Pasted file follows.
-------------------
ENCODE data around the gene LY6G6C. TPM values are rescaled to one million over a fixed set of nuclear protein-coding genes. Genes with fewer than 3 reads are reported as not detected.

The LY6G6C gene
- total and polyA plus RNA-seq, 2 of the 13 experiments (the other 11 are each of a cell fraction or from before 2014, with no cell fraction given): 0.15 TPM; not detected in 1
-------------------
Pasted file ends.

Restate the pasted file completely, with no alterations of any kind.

ENCODE data around the gene LY6G6C. TPM values are rescaled to one million over a fixed set of nuclear protein-coding genes. Genes with fewer than 3 reads are reported as not detected.

The LY6G6C gene
- total and polyA plus RNA-seq, 2 of the 13 experiments (the other 11 are each of a cell fraction or from before 2014, with no cell fraction given): 0.15 TPM; not detected in 1